Building a Python Application w/ GUI

The lesson learned in this was how much time goes into creating an effective GUI. I think that many of us take our day to day GUI’s for granted. The project was to create a more effective application to use with ElementTree, which is an additional library in Python to use for creating and parsing XML. The reason for the XML was that the XML was used for configuration file of a JAR based application.

First you have to start with:

#Tkinter calls for GUI
from Tkinter import *
import ttk

As the comment states this will call the Tkinter application. In Python 2.7 you must use CAPS Tkinter vs. Python 3.5 you use tkinter.

Everything is based into a root or main loop. This allows the application to run until the user quits, or the program is set to move on.

#Root window
root = Tk()

Inside of this is where your GUI will go. There are a ton of different ways to call for user input, checkbox, lists, text fields, etc. I choose to go with 1. Text Field, 2. Listbox and 3. Button for the user to run the program.

Most of the original program was a script that was running in standard Terminal. Previous to the GUI that application would ask the standard set of questions required for my variables.

while loop:  ## While loop which will keep going until loop = False
    choice = input("Options 1-4 set the configuration of the report, option 5 runs the report: ")

    if choice == 1:
        print "Meaningful Use Stage 1 selected: "
        periodYear = raw_input('What year is this report for?      Ex. 2012-2014')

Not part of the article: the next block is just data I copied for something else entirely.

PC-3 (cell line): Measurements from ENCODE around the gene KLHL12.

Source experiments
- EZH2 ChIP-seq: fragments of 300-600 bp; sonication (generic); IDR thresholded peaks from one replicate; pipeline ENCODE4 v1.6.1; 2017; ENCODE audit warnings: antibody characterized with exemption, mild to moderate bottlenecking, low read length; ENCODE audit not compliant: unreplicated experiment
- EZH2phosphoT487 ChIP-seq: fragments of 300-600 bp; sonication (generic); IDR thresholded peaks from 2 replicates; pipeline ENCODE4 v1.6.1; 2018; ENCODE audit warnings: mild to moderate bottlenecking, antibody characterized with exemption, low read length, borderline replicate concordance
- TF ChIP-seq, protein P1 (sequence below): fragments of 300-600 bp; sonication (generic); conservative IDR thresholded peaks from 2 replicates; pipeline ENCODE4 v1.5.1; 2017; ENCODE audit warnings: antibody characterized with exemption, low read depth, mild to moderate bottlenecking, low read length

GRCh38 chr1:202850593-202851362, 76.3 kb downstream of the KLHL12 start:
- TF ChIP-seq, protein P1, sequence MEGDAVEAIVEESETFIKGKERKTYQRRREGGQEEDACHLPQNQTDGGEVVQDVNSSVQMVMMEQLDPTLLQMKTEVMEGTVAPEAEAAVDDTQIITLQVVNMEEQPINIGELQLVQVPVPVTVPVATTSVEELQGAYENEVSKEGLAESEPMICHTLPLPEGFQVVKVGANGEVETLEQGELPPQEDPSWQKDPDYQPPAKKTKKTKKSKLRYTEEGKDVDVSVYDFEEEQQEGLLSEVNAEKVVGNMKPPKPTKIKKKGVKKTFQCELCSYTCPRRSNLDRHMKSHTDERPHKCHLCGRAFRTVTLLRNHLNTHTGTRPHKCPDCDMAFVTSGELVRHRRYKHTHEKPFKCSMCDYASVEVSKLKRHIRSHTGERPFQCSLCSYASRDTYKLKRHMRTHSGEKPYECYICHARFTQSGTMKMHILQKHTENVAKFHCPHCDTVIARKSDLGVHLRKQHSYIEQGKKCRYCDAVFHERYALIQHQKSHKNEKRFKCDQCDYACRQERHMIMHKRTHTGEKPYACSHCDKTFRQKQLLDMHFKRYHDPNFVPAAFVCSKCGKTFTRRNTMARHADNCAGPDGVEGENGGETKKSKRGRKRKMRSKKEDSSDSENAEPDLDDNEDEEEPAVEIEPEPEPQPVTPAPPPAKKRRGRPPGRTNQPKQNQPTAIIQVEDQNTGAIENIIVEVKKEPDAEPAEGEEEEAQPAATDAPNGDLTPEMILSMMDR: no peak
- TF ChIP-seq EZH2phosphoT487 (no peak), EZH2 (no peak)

elif choice == 2:
        print "Meaningful Use Modified Scheduled Stage 1 selected: "
        meaningfulUseStage = "MODIFIED_SCHEDULED_STAGE_1"
        periodYear = "2015"
    elif choice == 3:
        print "Meaningful Use Stage 2 selected: "
        meaningfulUseStage = "STAGE_2"
        periodYear = "2014"
    elif choice == 4:
        print "Meaningful Use Modified Scheduled Stage 2 selected: "
        meaningfulUseStage = "MODIFIED_SCHEDULED_STAGE_2"
        periodYear = raw_input('What year is this report for?      Ex. 2015-2016')
    elif choice == 5:
        print "Running report: "
        ## You can add your code or functions here
        loop = False  # This will make the while loop to end as not value of loop is set to False

        raw_input("Wrong option selection. Enter any key to try again..")

This was much more simple since it did not require as many entries to accomplish the same goal. However, in the interest of the end users the GUI was a requirement.

This is the code for the Tkinter calls for a similar part of it. It does however, not contain the def and classes.

#Label for meaningfulUseStage list
providerIdLabel = Label(root, text="Please select a Meaningful Use Stage: ")
#meaningfulUseStage list selection
meaningfulUseStageList = Listbox(root, selectmode=SINGLE, height=4, width=30)
    meaningfulUseStageList.insert(END, item1)
    meaningfulUseStage = meaningfulUseStageList.curselection()

#Label for  periodYear
periodYearLabel = Label(root, text="Please the reporting year: ")
#periodYear list selection
periodYearList = Listbox(root, selectmode=SINGLE,height=5, width=30)
for item2 in ["2012", "2013", "2014", "2015", "2016"]:
    periodYearList.insert(END, item2)
    periodYear = periodYearList.curselection()

It is hard to say that it is inefficient as much as it was just more difficult since I was up to this point unfamiliar with Tkinter.

Some of the most common functions were:

Label() – Used to put a label, does not accept user input.

Listbox() – Structured user input, that can accept multiple selections.

Entry() – Text field that accepts user input.

Checkbox() – Check box that takes input in a binary function (on or off), the selection and lack thereof can be set to different tasks.

The tricky part of this was that some of the functions did not all behave in the same fashion. For example, calling Entry() and getting a str from the user input, was much less complex that getting the input from Listbox() or Checkbox(). The args were different and there is additional syntax. The benefit, however of using a more structured approach with Listbox() and Checkbox() is that the user cannot introduce variables that you haven’t already accounted for.

*More to follow


Building a Python Application w/ GUI